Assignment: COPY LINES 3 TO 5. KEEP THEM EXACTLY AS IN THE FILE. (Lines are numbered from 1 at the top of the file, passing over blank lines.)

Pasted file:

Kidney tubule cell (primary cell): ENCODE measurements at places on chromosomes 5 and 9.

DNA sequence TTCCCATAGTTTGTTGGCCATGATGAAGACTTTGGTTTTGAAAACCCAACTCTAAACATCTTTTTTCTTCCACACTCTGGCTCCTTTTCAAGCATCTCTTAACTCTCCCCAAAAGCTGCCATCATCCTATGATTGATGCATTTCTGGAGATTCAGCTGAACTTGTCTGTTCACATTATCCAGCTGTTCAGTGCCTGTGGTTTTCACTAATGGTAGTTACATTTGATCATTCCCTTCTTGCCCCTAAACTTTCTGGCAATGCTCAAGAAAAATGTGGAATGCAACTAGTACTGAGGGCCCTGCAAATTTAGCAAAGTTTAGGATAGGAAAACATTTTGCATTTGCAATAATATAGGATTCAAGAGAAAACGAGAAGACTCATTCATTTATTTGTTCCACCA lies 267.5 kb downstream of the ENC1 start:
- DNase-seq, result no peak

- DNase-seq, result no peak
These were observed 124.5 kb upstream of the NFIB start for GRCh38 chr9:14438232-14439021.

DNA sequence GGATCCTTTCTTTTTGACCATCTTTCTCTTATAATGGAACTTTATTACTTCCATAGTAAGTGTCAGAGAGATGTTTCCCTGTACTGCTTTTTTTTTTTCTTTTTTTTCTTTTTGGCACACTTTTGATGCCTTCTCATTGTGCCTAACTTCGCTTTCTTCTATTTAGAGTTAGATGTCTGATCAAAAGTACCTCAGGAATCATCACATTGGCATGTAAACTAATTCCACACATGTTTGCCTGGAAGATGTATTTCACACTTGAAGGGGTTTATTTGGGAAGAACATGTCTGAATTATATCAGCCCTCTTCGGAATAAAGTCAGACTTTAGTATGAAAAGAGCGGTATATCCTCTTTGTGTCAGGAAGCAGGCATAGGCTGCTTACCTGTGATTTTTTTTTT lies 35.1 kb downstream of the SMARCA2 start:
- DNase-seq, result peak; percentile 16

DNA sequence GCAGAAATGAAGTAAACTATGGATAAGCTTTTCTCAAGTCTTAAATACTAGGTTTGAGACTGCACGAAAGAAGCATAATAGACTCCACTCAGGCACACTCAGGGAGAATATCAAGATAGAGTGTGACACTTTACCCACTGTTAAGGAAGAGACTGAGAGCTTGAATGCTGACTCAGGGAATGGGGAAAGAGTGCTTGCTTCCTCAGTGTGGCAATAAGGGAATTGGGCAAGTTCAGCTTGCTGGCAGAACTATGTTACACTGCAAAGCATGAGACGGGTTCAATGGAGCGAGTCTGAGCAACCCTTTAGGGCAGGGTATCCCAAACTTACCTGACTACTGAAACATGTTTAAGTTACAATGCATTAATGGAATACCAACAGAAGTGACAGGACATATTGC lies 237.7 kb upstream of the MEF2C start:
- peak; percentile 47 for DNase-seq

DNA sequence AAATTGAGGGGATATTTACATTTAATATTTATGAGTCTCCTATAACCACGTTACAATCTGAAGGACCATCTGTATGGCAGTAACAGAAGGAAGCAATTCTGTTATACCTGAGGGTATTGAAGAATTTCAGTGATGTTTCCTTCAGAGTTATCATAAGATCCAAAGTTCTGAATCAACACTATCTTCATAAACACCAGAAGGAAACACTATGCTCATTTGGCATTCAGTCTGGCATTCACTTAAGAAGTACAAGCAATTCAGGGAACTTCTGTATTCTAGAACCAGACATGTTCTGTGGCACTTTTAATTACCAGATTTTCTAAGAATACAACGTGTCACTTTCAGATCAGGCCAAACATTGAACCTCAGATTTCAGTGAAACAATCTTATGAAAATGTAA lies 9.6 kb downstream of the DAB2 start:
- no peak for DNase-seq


- DNase-seq, result no peak

- DNase-seq, result no peak
These were observed 124.5 kb upstream of the NFIB start for GRCh38 chr9:14438232-14439021.